Saturday, September 01, 2007
Mike Nifong, a convicted sexual predator (or whatever else you would describe a man who used his government office to organize a kidnapping ring against innocent late-adolescents on sexual grounds) has been sentenced to one day in jail:
From the day he took over the Duke lacrosse rape case, Durham County District Attorney Mike Nifong charged forward with a strident determination that the guilty would end up in jail. Ultimately, the since-disgraced former prosecutor only succeeded at putting himself behind bars.
Nifong was sentenced Friday to a single day in jail, having been held in criminal contempt of court for lying to a judge during his pursuit of rape charges against the three falsely accused lacrosse players....
It was the latest in a line of punishments for a broken man who once confidently trumpeted to anyone within earshot that a woman hired to perform as a stripper at a March 2006 lacrosse team party had been raped.
While certainly it's good that Mr. Nifong will serve a day in jail (less than a former history teacher of mine served for having the same name and ethnicity as a convict, because he was picked up on Saturday and office staff who could realize the mistake did not come in until Monday) and change careers (a "punishment" a globalized economy inflicts on thousands of Americans every year), the Mike Nifong/Crystal Gail Mangum conspiracy that criminals with just the right mix of race and status (a white male prosecutor, a black female accuser) who work together are essentially above the law.
Thursday, June 21, 2007
The story is well known: Crystal Gail Mangum -- a prostitute and stripper who had previously falsely accused innocents of rape -- once again accused youths of rape. Michael Byron Nifong, the corrupt prosecutor of Durham County, North Carolina -- acted on those charges, in spite of Mangum's unreliably testimony and increasingly strong contradictory evidence.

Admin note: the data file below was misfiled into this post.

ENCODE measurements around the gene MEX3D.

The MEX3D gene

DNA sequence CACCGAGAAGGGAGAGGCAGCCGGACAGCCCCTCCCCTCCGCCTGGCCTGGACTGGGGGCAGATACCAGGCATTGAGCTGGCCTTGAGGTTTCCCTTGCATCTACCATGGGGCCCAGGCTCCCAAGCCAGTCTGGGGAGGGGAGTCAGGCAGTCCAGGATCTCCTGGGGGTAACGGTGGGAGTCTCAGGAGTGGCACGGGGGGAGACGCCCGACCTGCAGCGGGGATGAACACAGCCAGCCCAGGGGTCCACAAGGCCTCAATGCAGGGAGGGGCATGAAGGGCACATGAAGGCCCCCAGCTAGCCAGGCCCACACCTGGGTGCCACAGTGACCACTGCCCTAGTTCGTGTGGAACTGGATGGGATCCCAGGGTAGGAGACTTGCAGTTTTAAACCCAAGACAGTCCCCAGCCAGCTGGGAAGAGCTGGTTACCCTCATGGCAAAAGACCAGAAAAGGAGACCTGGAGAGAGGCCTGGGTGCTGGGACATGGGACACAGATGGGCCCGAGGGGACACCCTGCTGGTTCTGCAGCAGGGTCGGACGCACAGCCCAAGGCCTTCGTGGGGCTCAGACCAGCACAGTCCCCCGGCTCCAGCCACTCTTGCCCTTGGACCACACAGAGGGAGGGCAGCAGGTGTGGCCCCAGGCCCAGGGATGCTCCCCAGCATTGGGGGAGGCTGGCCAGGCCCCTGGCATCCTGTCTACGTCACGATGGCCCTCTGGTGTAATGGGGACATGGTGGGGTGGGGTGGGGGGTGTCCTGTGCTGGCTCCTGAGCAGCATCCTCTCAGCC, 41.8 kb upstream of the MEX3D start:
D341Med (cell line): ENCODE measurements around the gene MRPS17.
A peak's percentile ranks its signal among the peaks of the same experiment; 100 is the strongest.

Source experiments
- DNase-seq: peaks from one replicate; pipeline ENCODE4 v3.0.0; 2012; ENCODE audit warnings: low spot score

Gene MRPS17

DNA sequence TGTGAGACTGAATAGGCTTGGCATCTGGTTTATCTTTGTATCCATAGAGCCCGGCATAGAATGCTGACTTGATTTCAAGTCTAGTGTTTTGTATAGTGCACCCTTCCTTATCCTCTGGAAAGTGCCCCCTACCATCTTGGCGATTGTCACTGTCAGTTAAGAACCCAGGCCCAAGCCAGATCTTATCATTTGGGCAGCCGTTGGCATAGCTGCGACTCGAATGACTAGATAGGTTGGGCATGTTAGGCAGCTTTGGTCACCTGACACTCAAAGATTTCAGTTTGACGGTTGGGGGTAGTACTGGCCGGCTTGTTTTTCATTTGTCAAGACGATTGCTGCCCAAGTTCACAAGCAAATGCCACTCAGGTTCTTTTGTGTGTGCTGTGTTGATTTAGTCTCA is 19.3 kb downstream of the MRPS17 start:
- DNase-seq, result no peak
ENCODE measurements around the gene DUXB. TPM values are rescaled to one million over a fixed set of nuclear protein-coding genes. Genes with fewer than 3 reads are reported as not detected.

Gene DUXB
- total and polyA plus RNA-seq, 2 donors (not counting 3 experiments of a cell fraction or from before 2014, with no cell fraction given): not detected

Mike Nifong is now no longer a lawyer and no longer a prosecutor. His victims will be suing him, so he may lose his pension. The State may further prosecute him, so he may lose his liberty.
It's easy to feel sorry for him, but it's important to remember how close he came to getting away with his evil. At worst, youths would have spent decades in prison, and become the victims of sadistic guards and fellow inmates who are real rapists. At best Nifong would drop the charges while still slandering the youths (read Gerald Bard Tjoflat's words for more).
The State Bar voted to investigate him by only one vote.
Clearly, the actions of the mainstream media were part of the horror. By referring to Crystal Gail with positively charged words as a "working mother" and "college student," they were complicit in covering up her past crimes and forming the Mike Nifong hoax echo chamber.
However, there were heroes too. Dilby.com's research was a great effort to break the echo chamber and let the truth -- that Crystal Gail Mangum is a liar and Michael Byron Nifong is a corrupt prosecutor -- be known.
If Dilby's work helped to shift just one vote of the NC State Bar -- which is quite possible -- then Dibly.com is a hero. For even the innocent athletes who fought back had little choice. But Dilby risked his reputation so that the truth could be known.
Tuesday, June 19, 2007
I am a big fan of Mark Shea. I read his blog regularly, and yesterday I finished listening to every episode of his podcast, Rock Solid. I'm also proud to say that he reads tdaxp. A bit ago we talked about my analysis of early Christianity as a political movement, and we agreed that because grace perfects nature, the rise of Christianity is an appropriate subject for scientific study.